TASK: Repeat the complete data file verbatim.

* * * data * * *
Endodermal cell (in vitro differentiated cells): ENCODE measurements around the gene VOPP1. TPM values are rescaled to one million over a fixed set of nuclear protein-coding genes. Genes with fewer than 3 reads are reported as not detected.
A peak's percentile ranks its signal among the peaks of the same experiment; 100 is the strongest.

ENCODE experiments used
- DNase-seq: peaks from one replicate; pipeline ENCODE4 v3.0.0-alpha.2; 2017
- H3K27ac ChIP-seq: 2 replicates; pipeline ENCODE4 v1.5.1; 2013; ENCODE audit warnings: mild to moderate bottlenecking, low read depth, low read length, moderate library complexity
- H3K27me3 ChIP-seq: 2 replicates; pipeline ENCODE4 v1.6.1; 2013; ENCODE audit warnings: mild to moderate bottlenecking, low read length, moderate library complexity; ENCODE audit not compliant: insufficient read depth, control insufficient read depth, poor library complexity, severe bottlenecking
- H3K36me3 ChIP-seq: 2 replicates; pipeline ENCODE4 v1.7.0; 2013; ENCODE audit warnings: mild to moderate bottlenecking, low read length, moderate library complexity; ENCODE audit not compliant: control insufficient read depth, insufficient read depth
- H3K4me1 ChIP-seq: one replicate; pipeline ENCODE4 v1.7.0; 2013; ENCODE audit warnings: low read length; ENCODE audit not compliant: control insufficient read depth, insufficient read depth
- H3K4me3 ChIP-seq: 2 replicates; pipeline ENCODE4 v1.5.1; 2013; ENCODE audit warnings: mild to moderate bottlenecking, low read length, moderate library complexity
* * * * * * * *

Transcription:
Endodermal cell (in vitro differentiated cells): ENCODE measurements around the gene VOPP1. TPM values are rescaled to one million over a fixed set of nuclear protein-coding genes. Genes with fewer than 3 reads are reported as not detected.
A peak's percentile ranks its signal among the peaks of the same experiment; 100 is the strongest.

ENCODE experiments used
- DNase-seq: peaks from one replicate; pipeline ENCODE4 v3.0.0-alpha.2; 2017
- H3K27ac ChIP-seq: 2 replicates; pipeline ENCODE4 v1.5.1; 2013; ENCODE audit warnings: mild to moderate bottlenecking, low read depth, low read length, moderate library complexity
- H3K27me3 ChIP-seq: 2 replicates; pipeline ENCODE4 v1.6.1; 2013; ENCODE audit warnings: mild to moderate bottlenecking, low read length, moderate library complexity; ENCODE audit not compliant: insufficient read depth, control insufficient read depth, poor library complexity, severe bottlenecking
- H3K36me3 ChIP-seq: 2 replicates; pipeline ENCODE4 v1.7.0; 2013; ENCODE audit warnings: mild to moderate bottlenecking, low read length, moderate library complexity; ENCODE audit not compliant: control insufficient read depth, insufficient read depth
- H3K4me1 ChIP-seq: one replicate; pipeline ENCODE4 v1.7.0; 2013; ENCODE audit warnings: low read length; ENCODE audit not compliant: control insufficient read depth, insufficient read depth
- H3K4me3 ChIP-seq: 2 replicates; pipeline ENCODE4 v1.5.1; 2013; ENCODE audit warnings: mild to moderate bottlenecking, low read length, moderate library complexity